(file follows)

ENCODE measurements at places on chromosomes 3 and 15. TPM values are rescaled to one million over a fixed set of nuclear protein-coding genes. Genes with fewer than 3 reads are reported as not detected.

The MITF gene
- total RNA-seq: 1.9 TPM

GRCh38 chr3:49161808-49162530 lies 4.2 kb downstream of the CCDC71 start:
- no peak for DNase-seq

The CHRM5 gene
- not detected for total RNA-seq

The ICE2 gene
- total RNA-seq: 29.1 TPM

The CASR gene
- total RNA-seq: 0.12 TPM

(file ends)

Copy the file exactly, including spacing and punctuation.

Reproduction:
ENCODE measurements at places on chromosomes 3 and 15. TPM values are rescaled to one million over a fixed set of nuclear protein-coding genes. Genes with fewer than 3 reads are reported as not detected.

The MITF gene
- total RNA-seq: 1.9 TPM

GRCh38 chr3:49161808-49162530 lies 4.2 kb downstream of the CCDC71 start:
- no peak for DNase-seq

The CHRM5 gene
- not detected for total RNA-seq

The ICE2 gene
- total RNA-seq: 29.1 TPM

The CASR gene
- total RNA-seq: 0.12 TPM